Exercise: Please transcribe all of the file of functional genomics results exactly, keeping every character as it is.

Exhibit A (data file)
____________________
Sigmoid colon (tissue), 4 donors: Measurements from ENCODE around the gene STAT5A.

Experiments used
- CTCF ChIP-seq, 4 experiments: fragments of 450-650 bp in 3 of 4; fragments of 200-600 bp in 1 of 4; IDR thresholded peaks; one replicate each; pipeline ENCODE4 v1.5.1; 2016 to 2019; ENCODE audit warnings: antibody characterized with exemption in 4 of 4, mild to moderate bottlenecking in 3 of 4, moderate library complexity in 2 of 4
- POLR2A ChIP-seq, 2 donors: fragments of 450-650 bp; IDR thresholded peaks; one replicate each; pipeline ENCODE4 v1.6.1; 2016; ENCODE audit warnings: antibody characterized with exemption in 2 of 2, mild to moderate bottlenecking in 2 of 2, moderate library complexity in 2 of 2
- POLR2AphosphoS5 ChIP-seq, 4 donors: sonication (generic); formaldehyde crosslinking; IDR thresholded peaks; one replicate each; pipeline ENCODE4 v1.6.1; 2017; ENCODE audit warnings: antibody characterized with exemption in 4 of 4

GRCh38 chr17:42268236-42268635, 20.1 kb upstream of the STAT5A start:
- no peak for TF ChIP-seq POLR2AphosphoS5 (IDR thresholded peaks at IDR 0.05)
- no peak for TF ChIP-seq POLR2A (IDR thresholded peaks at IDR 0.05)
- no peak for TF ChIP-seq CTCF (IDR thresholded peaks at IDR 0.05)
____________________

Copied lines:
Sigmoid colon (tissue), 4 donors: Measurements from ENCODE around the gene STAT5A.

Experiments used
- CTCF ChIP-seq, 4 experiments: fragments of 450-650 bp in 3 of 4; fragments of 200-600 bp in 1 of 4; IDR thresholded peaks; one replicate each; pipeline ENCODE4 v1.5.1; 2016 to 2019; ENCODE audit warnings: antibody characterized with exemption in 4 of 4, mild to moderate bottlenecking in 3 of 4, moderate library complexity in 2 of 4
- POLR2A ChIP-seq, 2 donors: fragments of 450-650 bp; IDR thresholded peaks; one replicate each; pipeline ENCODE4 v1.6.1; 2016; ENCODE audit warnings: antibody characterized with exemption in 2 of 2, mild to moderate bottlenecking in 2 of 2, moderate library complexity in 2 of 2
- POLR2AphosphoS5 ChIP-seq, 4 donors: sonication (generic); formaldehyde crosslinking; IDR thresholded peaks; one replicate each; pipeline ENCODE4 v1.6.1; 2017; ENCODE audit warnings: antibody characterized with exemption in 4 of 4

GRCh38 chr17:42268236-42268635, 20.1 kb upstream of the STAT5A start:
- no peak for TF ChIP-seq POLR2AphosphoS5 (IDR thresholded peaks at IDR 0.05)
- no peak for TF ChIP-seq POLR2A (IDR thresholded peaks at IDR 0.05)
- no peak for TF ChIP-seq CTCF (IDR thresholded peaks at IDR 0.05)